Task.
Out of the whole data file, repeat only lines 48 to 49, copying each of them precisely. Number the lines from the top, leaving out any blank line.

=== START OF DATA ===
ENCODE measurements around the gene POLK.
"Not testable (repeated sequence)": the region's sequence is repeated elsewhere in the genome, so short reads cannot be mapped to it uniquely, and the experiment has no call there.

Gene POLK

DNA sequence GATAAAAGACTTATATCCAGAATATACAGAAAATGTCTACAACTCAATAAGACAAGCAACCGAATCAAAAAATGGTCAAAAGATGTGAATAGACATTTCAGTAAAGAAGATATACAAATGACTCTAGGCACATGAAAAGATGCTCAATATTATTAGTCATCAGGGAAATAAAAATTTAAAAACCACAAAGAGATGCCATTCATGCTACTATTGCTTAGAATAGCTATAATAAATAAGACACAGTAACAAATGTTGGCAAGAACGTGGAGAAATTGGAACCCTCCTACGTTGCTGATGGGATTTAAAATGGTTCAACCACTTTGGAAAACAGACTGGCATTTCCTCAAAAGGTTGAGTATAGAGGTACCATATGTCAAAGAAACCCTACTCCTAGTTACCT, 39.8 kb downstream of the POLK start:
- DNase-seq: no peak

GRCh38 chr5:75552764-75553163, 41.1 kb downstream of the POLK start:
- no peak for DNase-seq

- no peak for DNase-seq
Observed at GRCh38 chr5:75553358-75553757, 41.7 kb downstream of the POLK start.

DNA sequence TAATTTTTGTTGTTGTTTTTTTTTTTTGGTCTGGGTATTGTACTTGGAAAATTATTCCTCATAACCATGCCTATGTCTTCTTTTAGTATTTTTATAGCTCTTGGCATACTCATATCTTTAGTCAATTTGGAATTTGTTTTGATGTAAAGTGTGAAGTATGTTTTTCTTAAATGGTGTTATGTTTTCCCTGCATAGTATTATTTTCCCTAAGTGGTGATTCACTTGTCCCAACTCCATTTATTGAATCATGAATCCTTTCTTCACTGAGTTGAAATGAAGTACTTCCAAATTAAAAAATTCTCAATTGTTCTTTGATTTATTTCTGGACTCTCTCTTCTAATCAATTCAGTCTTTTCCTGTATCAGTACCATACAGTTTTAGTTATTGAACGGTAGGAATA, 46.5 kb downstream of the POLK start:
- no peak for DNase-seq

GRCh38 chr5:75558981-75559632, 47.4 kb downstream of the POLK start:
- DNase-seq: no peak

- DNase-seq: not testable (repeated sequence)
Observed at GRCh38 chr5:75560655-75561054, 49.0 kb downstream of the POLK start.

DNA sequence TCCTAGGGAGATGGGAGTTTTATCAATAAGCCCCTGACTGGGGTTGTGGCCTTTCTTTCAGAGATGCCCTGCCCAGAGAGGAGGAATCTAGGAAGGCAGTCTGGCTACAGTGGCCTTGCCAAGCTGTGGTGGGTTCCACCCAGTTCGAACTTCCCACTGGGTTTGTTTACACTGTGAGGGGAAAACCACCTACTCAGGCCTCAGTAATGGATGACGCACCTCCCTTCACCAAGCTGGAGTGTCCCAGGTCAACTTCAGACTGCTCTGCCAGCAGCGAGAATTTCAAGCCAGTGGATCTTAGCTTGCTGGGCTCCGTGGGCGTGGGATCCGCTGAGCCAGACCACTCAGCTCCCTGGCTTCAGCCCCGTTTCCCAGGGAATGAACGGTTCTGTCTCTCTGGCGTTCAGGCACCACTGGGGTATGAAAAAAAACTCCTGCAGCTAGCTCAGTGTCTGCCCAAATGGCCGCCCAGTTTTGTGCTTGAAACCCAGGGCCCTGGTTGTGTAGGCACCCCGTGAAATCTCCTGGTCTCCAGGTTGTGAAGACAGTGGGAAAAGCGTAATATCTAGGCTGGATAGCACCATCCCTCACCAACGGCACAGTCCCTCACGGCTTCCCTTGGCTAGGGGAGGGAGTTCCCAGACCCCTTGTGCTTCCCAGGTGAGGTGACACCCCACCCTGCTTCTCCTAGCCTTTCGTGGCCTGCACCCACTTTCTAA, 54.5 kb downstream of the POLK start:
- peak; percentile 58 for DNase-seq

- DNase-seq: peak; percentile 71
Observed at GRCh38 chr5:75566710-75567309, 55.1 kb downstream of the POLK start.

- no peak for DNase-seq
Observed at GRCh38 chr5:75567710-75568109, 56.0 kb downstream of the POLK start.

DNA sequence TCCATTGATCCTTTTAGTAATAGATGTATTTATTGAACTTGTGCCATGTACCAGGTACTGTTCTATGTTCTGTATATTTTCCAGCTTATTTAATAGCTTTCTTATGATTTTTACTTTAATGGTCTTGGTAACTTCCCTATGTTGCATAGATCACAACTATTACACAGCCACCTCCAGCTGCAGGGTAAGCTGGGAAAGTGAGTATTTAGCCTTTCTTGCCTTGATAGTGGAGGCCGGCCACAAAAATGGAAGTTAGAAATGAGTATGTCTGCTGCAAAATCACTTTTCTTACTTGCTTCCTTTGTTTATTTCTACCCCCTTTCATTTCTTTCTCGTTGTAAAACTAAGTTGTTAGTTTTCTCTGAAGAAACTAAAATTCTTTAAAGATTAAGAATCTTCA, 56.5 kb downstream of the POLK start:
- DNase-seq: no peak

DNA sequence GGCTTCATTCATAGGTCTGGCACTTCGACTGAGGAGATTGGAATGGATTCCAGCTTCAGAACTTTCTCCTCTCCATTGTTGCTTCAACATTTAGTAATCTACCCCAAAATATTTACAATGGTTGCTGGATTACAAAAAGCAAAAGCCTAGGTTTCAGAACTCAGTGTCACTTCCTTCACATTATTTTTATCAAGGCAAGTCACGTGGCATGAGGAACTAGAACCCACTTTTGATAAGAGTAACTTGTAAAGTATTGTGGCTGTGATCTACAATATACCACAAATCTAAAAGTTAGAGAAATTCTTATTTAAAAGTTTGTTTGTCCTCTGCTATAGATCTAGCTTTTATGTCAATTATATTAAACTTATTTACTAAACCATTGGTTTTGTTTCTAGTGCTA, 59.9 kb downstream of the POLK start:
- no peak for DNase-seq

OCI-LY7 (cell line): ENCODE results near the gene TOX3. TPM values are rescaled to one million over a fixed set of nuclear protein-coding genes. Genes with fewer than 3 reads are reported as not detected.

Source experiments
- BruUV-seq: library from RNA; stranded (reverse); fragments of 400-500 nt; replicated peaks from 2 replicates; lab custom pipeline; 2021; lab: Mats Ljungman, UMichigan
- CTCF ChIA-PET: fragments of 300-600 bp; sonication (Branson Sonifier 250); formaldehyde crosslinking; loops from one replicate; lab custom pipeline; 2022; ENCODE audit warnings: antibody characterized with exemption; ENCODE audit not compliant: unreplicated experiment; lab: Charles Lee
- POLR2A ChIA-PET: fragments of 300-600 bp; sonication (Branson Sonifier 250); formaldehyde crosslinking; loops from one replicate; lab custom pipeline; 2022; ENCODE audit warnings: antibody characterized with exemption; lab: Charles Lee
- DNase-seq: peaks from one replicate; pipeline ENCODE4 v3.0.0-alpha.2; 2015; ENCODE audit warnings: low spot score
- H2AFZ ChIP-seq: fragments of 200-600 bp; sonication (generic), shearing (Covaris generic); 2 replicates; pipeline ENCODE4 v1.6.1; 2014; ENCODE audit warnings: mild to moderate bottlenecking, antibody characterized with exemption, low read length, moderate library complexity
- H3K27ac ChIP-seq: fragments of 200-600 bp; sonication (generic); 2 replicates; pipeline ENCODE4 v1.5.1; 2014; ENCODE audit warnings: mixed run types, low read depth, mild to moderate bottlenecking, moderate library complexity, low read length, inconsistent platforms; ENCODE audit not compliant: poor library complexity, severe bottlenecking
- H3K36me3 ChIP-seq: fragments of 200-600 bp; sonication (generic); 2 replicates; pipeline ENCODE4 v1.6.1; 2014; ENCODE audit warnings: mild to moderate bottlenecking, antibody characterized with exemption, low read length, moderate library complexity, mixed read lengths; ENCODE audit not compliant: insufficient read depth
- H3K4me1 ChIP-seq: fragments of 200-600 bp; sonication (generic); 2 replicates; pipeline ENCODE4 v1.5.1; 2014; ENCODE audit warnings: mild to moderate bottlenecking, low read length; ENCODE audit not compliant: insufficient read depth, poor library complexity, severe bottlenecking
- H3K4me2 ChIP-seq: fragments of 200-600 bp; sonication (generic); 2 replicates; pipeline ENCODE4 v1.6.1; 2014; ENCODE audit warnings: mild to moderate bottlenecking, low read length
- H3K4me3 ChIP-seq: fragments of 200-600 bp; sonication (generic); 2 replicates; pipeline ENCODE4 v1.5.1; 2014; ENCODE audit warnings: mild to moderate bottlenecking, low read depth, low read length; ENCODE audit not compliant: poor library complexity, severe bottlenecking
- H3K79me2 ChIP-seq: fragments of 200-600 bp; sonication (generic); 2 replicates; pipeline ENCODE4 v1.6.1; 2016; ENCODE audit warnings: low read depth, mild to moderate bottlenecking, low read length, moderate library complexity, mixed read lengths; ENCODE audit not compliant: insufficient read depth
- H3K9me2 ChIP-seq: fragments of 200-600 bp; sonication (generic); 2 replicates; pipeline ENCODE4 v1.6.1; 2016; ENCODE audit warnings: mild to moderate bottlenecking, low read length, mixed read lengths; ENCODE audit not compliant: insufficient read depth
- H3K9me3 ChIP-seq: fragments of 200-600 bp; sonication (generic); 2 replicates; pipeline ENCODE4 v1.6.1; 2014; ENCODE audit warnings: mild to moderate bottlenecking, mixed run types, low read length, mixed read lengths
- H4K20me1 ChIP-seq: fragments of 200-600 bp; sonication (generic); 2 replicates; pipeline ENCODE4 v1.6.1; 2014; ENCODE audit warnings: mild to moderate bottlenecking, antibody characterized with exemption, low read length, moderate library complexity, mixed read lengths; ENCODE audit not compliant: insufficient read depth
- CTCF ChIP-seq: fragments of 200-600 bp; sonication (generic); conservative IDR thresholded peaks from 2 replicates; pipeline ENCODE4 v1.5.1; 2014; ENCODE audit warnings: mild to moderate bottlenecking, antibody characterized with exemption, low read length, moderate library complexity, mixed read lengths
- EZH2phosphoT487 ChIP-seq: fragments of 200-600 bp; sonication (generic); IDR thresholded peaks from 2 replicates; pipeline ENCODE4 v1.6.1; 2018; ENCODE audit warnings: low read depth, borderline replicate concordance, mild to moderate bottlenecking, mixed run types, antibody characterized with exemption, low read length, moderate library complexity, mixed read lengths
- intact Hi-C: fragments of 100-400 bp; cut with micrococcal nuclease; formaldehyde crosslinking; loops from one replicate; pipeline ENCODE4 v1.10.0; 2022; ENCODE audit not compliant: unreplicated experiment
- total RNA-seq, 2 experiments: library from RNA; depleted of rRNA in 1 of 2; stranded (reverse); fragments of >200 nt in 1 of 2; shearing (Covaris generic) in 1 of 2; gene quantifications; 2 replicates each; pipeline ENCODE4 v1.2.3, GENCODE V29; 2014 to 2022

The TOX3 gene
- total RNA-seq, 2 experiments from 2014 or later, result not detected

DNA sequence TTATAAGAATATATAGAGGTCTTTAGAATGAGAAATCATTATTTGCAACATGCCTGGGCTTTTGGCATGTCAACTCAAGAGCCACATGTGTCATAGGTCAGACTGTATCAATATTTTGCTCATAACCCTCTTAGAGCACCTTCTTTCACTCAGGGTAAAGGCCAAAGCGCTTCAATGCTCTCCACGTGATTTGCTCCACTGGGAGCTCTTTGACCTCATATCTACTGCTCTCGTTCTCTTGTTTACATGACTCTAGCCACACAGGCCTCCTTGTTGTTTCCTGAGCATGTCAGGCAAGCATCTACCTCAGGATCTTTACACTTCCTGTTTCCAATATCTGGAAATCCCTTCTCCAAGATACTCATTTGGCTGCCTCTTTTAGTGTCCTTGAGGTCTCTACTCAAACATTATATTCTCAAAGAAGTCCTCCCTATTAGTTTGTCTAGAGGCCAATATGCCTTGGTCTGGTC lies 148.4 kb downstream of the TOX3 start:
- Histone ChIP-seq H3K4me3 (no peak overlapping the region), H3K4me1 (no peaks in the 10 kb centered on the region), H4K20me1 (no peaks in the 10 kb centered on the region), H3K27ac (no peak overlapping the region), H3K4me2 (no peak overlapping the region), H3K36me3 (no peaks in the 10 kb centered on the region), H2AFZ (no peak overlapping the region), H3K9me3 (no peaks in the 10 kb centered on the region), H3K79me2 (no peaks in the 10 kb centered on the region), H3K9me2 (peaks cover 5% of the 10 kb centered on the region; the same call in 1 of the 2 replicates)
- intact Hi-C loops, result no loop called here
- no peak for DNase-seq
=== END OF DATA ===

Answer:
DNA sequence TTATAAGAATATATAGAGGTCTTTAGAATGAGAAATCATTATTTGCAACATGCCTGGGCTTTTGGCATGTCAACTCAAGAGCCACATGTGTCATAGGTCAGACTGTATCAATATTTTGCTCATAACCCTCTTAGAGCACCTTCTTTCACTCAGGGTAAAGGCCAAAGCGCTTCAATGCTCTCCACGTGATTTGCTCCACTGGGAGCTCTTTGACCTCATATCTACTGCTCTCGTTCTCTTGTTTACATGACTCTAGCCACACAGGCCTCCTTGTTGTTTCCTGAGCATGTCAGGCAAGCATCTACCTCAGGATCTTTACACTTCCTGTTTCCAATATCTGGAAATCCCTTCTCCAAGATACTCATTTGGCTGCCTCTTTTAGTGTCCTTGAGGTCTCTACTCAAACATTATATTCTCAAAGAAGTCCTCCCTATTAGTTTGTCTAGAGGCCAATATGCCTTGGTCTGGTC lies 148.4 kb downstream of the TOX3 start:
- Histone ChIP-seq H3K4me3 (no peak overlapping the region), H3K4me1 (no peaks in the 10 kb centered on the region), H4K20me1 (no peaks in the 10 kb centered on the region), H3K27ac (no peak overlapping the region), H3K4me2 (no peak overlapping the region), H3K36me3 (no peaks in the 10 kb centered on the region), H2AFZ (no peak overlapping the region), H3K9me3 (no peaks in the 10 kb centered on the region), H3K79me2 (no peaks in the 10 kb centered on the region), H3K9me2 (peaks cover 5% of the 10 kb centered on the region; the same call in 1 of the 2 replicates)